“When Americans eat seafood they come out ahead, because they ingest much more selenium than mercury,” says Ralston. He compares it to receiving a bill for $20 and a check for $200 simultaneously.

Of the 25 foods that contain the highest levels of selenium, 16 are ocean fish, according to the USDA.

Supply sparks consumption
The challenge for retailers and restaurateurs now is addressing seafood’s health concerns for at-risk segments of the population without scaring all customers away from eating seafood.

In the 1980s, health concerns played a much smaller role in the growth of seafood consumption, asserts Tom Billy, president of International Food Safety Consulting in Chevy Chase, Md., and former chairman of the United Nations’ Codex Alimentarius.

The federal government, he says, was largely responsible for encouraging the development of domestic fisheries by enacting the Magnuson-Stevens Fishery Conservation and Management Act in 1976 and the American Fisheries Promotion Act in 1980 and by providing Saltonstall-Kennedy grants and loans to purchase or repair fishing vessels. The government also established the National Fish and Seafood Promotion Council in 1986.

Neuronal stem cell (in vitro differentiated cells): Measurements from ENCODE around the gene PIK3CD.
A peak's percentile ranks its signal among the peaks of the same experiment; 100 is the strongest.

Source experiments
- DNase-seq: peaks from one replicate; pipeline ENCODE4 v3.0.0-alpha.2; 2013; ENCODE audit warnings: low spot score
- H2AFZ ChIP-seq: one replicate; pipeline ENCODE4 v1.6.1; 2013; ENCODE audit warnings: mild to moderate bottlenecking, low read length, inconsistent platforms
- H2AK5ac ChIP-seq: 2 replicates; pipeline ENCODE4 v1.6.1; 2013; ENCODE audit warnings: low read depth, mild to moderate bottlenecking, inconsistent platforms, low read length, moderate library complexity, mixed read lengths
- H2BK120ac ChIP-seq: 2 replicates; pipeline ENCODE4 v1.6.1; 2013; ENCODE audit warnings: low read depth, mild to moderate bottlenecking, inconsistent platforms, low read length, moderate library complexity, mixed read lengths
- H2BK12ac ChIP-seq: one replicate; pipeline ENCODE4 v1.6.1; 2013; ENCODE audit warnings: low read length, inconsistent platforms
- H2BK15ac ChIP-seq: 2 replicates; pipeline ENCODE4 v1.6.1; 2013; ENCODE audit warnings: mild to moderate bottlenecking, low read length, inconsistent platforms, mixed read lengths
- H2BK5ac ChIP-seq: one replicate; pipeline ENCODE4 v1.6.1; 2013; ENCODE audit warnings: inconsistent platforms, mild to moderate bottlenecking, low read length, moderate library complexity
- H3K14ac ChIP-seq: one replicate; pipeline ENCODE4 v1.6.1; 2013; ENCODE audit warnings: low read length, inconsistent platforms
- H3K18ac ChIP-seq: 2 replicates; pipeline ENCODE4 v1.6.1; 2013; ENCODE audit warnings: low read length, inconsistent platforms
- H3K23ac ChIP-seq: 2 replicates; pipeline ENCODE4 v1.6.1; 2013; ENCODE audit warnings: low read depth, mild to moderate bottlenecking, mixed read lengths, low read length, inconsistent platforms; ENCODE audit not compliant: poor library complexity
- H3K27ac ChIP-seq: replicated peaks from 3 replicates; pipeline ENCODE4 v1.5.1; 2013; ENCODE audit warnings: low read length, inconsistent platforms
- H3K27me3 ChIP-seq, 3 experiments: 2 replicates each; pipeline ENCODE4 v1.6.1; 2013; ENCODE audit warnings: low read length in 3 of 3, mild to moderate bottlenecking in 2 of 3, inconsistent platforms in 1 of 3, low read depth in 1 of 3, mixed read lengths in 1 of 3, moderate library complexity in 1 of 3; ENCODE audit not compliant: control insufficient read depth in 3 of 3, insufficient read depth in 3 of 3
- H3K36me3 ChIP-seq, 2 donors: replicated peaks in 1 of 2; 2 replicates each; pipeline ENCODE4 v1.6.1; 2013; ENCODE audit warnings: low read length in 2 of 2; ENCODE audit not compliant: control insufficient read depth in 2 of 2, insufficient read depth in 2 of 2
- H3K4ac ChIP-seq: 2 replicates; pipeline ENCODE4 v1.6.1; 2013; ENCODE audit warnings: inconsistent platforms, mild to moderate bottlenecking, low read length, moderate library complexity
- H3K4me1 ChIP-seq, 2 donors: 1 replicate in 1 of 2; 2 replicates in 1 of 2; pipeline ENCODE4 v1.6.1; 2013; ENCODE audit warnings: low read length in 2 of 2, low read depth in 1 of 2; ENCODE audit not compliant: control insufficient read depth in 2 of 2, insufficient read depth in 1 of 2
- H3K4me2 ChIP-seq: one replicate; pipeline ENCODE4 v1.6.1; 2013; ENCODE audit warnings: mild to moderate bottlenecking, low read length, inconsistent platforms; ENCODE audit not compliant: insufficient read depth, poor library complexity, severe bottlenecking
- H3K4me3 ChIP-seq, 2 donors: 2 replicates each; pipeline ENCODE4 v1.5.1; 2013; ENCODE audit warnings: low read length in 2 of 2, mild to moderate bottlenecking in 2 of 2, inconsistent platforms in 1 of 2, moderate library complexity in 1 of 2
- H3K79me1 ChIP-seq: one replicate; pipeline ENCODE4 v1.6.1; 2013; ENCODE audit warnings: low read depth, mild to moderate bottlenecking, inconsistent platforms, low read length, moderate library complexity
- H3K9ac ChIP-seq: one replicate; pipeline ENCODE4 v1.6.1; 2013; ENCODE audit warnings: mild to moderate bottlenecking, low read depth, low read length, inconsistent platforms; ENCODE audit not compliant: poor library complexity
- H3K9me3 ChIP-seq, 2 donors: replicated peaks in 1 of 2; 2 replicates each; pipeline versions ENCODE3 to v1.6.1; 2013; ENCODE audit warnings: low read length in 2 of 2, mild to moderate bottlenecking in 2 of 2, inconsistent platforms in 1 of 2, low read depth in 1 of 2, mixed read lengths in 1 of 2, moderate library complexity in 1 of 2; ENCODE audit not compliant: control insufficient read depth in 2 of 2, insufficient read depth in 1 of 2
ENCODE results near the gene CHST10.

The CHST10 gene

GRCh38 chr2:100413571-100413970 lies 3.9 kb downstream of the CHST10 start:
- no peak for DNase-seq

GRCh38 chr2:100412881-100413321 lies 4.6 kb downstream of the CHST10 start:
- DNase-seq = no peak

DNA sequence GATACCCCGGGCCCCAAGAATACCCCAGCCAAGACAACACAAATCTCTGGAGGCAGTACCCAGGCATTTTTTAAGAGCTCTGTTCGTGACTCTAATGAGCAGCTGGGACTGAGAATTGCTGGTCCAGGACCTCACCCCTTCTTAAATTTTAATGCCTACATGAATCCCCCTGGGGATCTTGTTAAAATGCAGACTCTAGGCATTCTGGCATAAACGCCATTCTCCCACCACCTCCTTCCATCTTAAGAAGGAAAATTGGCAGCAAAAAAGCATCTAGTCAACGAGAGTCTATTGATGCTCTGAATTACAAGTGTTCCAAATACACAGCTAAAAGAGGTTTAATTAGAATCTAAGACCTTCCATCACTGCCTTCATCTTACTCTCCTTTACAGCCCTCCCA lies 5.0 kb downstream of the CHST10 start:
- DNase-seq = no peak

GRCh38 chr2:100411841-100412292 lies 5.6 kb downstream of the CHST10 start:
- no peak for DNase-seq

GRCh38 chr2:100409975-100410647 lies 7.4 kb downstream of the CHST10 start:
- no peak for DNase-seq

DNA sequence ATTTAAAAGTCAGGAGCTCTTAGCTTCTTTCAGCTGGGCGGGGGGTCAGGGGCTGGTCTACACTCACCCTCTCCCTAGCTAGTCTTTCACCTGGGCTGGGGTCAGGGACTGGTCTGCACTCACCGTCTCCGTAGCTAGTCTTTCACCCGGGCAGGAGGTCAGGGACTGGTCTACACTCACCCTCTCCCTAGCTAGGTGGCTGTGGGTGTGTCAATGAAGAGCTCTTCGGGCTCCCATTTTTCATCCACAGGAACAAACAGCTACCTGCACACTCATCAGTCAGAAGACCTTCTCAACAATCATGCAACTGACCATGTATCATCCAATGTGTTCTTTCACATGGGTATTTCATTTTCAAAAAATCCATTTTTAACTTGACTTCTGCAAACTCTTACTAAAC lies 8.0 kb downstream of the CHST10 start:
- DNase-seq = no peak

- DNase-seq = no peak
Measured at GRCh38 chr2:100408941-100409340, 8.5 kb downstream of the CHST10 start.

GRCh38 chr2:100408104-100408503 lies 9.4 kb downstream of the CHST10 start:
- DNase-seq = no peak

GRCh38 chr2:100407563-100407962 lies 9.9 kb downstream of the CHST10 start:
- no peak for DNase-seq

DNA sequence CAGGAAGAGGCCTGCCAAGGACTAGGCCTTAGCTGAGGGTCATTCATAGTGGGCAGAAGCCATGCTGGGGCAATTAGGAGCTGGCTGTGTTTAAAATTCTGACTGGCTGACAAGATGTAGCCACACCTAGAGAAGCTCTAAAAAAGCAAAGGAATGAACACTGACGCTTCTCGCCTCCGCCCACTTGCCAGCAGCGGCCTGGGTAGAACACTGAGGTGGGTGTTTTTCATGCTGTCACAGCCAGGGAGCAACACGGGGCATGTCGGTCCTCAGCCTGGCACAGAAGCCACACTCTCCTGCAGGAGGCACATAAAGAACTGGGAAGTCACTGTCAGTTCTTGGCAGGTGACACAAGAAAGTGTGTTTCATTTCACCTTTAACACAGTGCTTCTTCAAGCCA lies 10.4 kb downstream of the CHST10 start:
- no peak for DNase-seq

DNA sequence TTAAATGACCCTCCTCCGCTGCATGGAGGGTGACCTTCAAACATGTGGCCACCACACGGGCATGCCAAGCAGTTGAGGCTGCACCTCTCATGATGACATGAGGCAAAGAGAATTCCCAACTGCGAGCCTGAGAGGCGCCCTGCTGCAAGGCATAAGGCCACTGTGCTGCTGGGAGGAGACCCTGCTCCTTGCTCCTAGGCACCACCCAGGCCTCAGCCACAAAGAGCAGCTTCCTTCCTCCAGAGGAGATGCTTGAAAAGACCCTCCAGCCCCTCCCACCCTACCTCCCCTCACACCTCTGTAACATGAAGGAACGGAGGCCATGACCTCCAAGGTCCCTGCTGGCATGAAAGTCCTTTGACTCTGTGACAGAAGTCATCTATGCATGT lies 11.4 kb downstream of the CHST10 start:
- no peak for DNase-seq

As a result of all this development and promotional activity, the U.S. seafood supply increased, and per-capita seafood consumption soared from 12.5 pounds in 1980 to a record 15.6 pounds by 1989.

After dropping to around 15 pounds in the 1990s, seafood consumption hit a record 16.6 pounds in 2004, up from 15.6 pounds in 2002 and 16.3 pounds in 2003.

But this time the federal government isn’t driving the growth. The emergence of aquaculture worldwide is increasing the availability and reducing the price of species such as shrimp, salmon, catfish and tilapia. Shrimp consumption alone rocketed from 2.5 pounds in the mid-1990s to a record 4.2 pounds in 2004.

Increased seafood consumption also is due to Americans’ desire for a lean protein, because they’re becoming increasingly concerned about their expanding waistlines. According to the NPD Group’s 2005 report “Eating Patterns in America,” 61 percent of Americans said they would like to lose at least 20 pounds, up from 54 percent in 1985. Health is sure to play a larger role in consumers’ food-purchasing decisions in the future.

As Hahn, Lands and other health professionals bridge the communication gap by encouraging their patients to eat more seafood, the tide is beginning to turn against the negative press and seafood’s real health story is starting to be heard.

The future of seafood consumption in the United States — and Americans’ health — is resting on it.

 December 2005 - SeaFood Business